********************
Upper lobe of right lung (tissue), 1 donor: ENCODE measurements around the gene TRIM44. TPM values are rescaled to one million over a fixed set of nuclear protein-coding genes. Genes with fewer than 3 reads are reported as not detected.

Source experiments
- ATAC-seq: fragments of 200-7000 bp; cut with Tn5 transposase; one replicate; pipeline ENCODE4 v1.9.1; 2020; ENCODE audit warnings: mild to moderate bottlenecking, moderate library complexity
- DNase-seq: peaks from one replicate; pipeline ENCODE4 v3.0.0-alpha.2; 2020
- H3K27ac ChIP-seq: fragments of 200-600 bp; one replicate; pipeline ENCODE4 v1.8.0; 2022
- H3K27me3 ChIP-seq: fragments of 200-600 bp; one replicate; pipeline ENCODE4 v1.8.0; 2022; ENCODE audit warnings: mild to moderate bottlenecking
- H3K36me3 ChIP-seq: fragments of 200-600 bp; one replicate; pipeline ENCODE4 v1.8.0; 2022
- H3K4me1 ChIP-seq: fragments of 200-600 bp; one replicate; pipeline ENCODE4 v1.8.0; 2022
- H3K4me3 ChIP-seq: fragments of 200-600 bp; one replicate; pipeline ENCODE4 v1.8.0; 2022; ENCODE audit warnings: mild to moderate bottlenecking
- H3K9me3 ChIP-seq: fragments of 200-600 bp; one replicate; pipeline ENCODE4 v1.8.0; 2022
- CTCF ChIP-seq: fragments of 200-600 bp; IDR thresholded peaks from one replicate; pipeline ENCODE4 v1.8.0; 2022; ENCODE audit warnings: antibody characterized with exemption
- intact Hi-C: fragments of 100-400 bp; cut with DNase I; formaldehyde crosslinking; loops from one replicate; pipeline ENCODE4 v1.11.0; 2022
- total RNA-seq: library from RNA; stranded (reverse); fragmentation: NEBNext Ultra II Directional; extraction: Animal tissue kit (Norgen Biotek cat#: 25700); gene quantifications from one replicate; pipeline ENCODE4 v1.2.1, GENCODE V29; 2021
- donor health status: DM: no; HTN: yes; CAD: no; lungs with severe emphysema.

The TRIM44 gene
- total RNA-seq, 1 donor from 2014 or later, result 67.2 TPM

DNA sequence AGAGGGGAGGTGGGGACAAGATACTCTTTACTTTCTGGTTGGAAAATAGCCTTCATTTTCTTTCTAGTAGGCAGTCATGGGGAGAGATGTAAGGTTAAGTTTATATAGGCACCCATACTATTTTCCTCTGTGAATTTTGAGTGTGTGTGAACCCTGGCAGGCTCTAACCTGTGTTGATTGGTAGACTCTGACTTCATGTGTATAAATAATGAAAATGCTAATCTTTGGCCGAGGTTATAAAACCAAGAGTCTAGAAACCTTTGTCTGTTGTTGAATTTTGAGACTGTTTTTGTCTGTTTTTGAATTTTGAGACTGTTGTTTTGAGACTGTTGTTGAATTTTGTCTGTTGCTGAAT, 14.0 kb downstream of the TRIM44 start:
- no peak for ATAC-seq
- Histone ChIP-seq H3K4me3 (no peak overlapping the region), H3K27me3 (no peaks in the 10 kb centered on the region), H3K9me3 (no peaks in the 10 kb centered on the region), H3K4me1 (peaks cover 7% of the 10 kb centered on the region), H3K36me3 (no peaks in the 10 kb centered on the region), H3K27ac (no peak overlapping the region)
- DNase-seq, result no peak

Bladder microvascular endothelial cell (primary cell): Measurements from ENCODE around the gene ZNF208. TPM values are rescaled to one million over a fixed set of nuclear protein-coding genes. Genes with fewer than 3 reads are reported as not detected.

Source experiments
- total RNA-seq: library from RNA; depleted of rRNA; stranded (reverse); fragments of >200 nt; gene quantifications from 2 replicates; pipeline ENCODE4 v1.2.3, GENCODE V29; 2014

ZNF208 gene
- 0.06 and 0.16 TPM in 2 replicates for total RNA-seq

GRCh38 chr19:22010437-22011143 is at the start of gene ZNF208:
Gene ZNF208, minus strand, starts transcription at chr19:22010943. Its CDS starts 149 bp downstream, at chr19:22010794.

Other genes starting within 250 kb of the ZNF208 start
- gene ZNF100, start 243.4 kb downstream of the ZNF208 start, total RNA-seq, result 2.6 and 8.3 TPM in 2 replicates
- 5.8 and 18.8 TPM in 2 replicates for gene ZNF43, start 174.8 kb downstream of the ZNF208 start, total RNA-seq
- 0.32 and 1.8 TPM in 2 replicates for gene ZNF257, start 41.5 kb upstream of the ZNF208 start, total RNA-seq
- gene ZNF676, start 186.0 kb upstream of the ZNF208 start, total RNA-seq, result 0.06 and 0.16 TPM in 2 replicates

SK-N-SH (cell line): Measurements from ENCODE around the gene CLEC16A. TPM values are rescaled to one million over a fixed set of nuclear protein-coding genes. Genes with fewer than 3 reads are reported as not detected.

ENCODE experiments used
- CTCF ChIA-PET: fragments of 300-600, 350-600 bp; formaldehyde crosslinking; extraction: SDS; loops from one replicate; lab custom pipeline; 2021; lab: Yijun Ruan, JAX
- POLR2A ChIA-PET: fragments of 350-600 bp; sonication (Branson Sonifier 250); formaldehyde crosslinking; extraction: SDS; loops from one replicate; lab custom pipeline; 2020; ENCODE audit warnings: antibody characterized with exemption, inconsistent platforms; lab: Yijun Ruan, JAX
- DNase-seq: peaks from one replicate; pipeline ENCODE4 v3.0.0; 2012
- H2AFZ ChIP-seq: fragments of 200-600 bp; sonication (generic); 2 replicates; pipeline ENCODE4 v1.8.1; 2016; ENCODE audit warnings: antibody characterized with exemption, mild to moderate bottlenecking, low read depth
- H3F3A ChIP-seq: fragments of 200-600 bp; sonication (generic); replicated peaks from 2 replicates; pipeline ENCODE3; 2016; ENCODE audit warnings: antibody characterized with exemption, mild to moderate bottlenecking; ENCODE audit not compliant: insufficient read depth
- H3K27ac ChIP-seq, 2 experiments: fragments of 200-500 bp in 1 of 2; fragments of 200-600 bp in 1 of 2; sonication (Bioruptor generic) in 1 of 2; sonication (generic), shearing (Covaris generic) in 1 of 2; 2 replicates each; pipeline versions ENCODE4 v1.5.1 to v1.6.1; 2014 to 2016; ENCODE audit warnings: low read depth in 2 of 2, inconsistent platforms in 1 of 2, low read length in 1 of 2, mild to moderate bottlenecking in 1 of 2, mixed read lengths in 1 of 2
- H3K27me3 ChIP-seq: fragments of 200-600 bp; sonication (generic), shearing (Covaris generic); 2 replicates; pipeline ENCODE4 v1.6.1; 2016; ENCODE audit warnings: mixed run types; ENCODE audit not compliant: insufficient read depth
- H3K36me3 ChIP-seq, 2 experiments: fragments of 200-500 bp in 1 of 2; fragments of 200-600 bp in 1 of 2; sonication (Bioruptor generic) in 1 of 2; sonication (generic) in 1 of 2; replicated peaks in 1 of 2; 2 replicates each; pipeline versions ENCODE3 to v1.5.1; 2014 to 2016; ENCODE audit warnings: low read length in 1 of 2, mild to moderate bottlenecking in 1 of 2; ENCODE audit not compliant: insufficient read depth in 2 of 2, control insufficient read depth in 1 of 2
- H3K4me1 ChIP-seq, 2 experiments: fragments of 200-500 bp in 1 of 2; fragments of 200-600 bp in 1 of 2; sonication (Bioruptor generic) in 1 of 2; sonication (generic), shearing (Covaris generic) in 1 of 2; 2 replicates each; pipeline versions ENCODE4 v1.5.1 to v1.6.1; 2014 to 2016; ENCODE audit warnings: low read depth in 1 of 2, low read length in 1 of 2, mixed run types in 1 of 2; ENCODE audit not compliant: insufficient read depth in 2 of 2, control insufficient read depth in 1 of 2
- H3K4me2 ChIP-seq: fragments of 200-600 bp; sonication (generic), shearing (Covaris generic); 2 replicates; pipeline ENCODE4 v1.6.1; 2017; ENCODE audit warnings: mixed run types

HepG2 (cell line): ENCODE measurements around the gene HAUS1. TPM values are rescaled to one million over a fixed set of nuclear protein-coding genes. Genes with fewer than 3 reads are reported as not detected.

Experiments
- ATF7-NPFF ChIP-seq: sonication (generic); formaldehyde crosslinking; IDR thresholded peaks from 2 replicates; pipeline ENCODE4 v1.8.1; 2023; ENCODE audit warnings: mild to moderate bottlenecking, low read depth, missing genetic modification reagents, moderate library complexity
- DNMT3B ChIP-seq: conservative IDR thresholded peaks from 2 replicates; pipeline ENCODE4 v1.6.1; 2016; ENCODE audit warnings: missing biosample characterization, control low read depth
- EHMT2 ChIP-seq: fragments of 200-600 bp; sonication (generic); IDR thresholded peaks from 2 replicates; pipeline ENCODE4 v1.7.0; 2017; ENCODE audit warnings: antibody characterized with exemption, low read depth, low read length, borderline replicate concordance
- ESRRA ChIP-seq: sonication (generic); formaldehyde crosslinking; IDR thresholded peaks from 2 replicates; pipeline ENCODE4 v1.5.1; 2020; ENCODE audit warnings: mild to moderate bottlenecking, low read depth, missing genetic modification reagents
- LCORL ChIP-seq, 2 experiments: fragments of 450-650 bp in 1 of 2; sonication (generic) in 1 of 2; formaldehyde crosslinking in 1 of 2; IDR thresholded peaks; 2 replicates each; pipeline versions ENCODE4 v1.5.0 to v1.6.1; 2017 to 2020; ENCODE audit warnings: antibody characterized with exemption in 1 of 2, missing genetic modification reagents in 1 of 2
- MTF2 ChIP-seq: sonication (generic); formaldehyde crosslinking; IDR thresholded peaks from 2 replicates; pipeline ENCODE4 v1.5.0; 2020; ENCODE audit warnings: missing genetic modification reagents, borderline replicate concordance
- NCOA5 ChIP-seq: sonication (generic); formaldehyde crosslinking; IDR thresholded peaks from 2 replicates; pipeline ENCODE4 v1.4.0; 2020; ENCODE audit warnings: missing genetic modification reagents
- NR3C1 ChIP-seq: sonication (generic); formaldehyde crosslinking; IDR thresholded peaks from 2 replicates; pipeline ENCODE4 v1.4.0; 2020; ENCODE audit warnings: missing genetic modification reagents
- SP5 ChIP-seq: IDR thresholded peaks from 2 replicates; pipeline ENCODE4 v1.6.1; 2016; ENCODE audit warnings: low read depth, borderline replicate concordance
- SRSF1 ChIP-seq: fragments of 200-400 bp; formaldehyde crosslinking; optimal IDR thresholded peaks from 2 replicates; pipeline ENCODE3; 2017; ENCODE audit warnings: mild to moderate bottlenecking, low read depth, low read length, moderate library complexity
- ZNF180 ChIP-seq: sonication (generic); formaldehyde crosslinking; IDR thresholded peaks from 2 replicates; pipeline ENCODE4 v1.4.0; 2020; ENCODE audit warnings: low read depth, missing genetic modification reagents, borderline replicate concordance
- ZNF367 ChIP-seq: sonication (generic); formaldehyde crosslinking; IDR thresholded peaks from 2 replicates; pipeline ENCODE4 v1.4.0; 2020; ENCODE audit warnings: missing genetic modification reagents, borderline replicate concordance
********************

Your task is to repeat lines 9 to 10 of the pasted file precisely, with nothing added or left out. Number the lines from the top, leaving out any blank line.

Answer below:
- H3K4me3 ChIP-seq: fragments of 200-600 bp; one replicate; pipeline ENCODE4 v1.8.0; 2022; ENCODE audit warnings: mild to moderate bottlenecking
- H3K9me3 ChIP-seq: fragments of 200-600 bp; one replicate; pipeline ENCODE4 v1.8.0; 2022